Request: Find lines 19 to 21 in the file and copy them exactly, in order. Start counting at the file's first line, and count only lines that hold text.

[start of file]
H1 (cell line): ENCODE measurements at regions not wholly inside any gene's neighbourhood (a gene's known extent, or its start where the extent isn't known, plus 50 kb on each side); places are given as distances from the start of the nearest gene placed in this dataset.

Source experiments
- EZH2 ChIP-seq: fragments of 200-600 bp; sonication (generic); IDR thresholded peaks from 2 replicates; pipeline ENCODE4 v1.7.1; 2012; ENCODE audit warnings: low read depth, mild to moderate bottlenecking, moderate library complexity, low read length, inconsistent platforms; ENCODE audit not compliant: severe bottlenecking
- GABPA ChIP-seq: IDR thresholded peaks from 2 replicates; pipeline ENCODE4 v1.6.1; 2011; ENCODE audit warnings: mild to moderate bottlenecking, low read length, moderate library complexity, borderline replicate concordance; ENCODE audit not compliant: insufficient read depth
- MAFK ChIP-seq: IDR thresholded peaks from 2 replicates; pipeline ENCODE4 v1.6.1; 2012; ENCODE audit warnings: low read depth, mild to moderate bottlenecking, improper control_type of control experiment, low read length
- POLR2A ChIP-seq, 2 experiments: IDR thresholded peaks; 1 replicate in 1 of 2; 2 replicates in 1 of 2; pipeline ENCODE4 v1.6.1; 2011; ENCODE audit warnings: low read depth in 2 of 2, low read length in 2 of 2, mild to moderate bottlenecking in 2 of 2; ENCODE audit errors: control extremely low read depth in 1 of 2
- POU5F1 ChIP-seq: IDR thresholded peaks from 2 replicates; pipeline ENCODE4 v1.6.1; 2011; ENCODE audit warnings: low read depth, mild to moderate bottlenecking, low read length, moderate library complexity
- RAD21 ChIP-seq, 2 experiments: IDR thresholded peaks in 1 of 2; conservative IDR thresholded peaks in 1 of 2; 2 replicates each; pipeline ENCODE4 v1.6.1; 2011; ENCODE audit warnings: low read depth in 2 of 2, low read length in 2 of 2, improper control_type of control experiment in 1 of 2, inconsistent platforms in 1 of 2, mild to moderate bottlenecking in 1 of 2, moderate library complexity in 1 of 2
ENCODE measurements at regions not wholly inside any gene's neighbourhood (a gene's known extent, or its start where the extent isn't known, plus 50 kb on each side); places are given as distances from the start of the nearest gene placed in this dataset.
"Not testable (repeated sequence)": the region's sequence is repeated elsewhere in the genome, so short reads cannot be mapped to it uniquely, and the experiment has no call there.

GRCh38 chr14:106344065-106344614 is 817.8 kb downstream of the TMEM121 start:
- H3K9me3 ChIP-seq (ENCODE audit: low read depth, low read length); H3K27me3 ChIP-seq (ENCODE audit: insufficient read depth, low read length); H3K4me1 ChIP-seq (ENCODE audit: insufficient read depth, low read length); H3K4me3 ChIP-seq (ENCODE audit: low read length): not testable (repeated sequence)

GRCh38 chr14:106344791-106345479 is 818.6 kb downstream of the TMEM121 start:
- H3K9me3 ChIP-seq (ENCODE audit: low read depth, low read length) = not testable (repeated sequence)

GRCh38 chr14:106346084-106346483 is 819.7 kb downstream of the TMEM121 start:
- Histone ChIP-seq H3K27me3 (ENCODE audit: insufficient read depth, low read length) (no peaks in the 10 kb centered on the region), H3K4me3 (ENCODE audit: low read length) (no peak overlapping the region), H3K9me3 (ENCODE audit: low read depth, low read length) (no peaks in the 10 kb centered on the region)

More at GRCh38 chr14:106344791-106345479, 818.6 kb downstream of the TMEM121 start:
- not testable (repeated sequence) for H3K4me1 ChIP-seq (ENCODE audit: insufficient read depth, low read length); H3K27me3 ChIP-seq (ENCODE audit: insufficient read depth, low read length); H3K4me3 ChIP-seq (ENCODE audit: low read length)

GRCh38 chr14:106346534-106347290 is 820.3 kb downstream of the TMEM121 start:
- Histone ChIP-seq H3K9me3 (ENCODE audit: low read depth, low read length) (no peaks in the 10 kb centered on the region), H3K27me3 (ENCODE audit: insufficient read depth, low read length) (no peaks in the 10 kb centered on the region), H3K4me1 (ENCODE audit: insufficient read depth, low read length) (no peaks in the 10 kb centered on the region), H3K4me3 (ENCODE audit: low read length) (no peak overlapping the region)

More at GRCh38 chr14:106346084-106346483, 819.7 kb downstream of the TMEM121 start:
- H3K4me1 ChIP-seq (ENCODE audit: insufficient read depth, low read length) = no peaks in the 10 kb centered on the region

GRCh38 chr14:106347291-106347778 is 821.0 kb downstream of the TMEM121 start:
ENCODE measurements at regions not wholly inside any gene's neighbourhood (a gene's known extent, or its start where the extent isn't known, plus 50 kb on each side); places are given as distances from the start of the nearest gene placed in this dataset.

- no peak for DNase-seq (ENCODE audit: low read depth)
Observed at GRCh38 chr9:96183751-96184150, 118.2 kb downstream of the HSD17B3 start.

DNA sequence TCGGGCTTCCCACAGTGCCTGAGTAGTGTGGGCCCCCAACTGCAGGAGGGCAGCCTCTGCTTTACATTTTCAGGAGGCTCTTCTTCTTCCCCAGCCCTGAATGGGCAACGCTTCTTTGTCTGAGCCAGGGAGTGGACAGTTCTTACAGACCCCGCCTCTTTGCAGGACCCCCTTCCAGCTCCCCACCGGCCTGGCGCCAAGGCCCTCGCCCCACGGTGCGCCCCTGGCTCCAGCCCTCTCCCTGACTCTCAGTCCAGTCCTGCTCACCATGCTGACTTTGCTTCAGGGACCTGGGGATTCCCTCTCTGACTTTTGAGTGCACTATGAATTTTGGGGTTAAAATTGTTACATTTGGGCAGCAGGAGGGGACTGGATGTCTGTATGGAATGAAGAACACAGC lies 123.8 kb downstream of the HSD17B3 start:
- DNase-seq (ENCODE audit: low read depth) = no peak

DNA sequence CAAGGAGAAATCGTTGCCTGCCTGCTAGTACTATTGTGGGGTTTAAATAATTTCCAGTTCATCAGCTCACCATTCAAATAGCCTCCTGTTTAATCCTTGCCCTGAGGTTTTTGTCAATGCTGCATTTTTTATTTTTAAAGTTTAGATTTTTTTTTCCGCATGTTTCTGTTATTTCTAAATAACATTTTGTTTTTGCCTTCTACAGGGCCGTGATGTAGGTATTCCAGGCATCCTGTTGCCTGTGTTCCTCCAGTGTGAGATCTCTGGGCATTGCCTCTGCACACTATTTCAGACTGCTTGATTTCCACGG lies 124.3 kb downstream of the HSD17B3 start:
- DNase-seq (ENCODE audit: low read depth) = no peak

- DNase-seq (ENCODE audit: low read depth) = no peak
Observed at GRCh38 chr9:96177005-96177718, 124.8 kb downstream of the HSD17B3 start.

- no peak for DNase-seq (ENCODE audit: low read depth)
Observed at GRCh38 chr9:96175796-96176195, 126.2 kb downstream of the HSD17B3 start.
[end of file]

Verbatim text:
GRCh38 chr14:106346534-106347290 is 820.3 kb downstream of the TMEM121 start:
- Histone ChIP-seq H3K9me3 (ENCODE audit: low read depth, low read length) (no peaks in the 10 kb centered on the region), H3K27me3 (ENCODE audit: insufficient read depth, low read length) (no peaks in the 10 kb centered on the region), H3K4me1 (ENCODE audit: insufficient read depth, low read length) (no peaks in the 10 kb centered on the region), H3K4me3 (ENCODE audit: low read length) (no peak overlapping the region)

More at GRCh38 chr14:106346084-106346483, 819.7 kb downstream of the TMEM121 start: